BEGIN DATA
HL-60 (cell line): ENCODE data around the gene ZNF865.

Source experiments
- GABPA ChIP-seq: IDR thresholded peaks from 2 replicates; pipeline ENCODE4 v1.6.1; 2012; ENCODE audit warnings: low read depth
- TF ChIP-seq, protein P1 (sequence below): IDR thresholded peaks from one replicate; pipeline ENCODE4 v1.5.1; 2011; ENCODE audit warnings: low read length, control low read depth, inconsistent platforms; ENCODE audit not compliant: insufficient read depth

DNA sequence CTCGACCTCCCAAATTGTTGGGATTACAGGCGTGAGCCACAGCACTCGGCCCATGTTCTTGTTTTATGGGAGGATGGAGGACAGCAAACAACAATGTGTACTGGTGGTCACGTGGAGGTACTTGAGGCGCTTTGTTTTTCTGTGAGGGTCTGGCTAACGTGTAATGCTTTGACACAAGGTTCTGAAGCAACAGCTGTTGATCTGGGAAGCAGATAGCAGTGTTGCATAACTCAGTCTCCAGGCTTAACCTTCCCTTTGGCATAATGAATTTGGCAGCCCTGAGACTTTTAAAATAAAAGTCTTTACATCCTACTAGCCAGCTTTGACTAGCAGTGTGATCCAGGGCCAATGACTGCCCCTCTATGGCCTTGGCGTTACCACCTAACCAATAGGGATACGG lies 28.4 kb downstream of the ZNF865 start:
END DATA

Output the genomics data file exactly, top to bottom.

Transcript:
HL-60 (cell line): ENCODE data around the gene ZNF865.

Source experiments
- GABPA ChIP-seq: IDR thresholded peaks from 2 replicates; pipeline ENCODE4 v1.6.1; 2012; ENCODE audit warnings: low read depth
- TF ChIP-seq, protein P1 (sequence below): IDR thresholded peaks from one replicate; pipeline ENCODE4 v1.5.1; 2011; ENCODE audit warnings: low read length, control low read depth, inconsistent platforms; ENCODE audit not compliant: insufficient read depth

DNA sequence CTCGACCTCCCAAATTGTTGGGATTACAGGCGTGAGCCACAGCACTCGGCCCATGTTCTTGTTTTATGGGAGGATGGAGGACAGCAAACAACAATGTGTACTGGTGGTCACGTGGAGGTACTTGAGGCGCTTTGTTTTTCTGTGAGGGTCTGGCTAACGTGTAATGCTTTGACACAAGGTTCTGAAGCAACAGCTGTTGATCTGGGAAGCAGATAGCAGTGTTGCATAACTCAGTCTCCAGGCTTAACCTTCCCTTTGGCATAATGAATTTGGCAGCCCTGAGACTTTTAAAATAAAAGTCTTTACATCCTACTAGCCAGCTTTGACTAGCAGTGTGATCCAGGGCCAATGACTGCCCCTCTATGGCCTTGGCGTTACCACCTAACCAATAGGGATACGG lies 28.4 kb downstream of the ZNF865 start: